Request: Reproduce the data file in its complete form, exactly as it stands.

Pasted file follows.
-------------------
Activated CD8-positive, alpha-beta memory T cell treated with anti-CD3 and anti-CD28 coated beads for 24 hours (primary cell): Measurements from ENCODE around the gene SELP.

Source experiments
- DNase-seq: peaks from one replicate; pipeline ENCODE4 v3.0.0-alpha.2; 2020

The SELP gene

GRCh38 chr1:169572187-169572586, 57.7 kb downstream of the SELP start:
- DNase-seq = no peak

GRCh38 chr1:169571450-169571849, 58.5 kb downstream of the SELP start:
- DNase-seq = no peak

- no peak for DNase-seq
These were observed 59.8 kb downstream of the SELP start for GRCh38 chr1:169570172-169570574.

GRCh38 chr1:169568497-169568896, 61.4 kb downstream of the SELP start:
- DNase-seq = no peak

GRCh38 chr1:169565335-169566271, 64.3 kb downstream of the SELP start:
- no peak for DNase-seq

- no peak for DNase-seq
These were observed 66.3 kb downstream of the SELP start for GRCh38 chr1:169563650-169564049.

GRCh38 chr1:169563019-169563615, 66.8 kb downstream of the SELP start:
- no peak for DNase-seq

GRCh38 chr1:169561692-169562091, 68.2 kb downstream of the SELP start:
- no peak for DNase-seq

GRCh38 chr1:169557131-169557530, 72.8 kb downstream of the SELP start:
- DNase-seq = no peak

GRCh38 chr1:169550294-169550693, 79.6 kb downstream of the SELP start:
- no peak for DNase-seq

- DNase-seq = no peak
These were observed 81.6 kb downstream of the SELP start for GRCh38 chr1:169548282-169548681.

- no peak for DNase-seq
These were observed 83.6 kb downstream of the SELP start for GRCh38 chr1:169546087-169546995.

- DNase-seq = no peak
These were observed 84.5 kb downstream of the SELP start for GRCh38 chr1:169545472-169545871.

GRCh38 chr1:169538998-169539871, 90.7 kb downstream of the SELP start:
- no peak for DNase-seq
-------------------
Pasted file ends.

Activated CD8-positive, alpha-beta memory T cell treated with anti-CD3 and anti-CD28 coated beads for 24 hours (primary cell): Measurements from ENCODE around the gene SELP.

Source experiments
- DNase-seq: peaks from one replicate; pipeline ENCODE4 v3.0.0-alpha.2; 2020

The SELP gene

GRCh38 chr1:169572187-169572586, 57.7 kb downstream of the SELP start:
- DNase-seq = no peak

GRCh38 chr1:169571450-169571849, 58.5 kb downstream of the SELP start:
- DNase-seq = no peak

- no peak for DNase-seq
These were observed 59.8 kb downstream of the SELP start for GRCh38 chr1:169570172-169570574.

GRCh38 chr1:169568497-169568896, 61.4 kb downstream of the SELP start:
- DNase-seq = no peak

GRCh38 chr1:169565335-169566271, 64.3 kb downstream of the SELP start:
- no peak for DNase-seq

- no peak for DNase-seq
These were observed 66.3 kb downstream of the SELP start for GRCh38 chr1:169563650-169564049.

GRCh38 chr1:169563019-169563615, 66.8 kb downstream of the SELP start:
- no peak for DNase-seq

GRCh38 chr1:169561692-169562091, 68.2 kb downstream of the SELP start:
- no peak for DNase-seq

GRCh38 chr1:169557131-169557530, 72.8 kb downstream of the SELP start:
- DNase-seq = no peak

GRCh38 chr1:169550294-169550693, 79.6 kb downstream of the SELP start:
- no peak for DNase-seq

- DNase-seq = no peak
These were observed 81.6 kb downstream of the SELP start for GRCh38 chr1:169548282-169548681.

- no peak for DNase-seq
These were observed 83.6 kb downstream of the SELP start for GRCh38 chr1:169546087-169546995.

- DNase-seq = no peak
These were observed 84.5 kb downstream of the SELP start for GRCh38 chr1:169545472-169545871.

GRCh38 chr1:169538998-169539871, 90.7 kb downstream of the SELP start:
- no peak for DNase-seq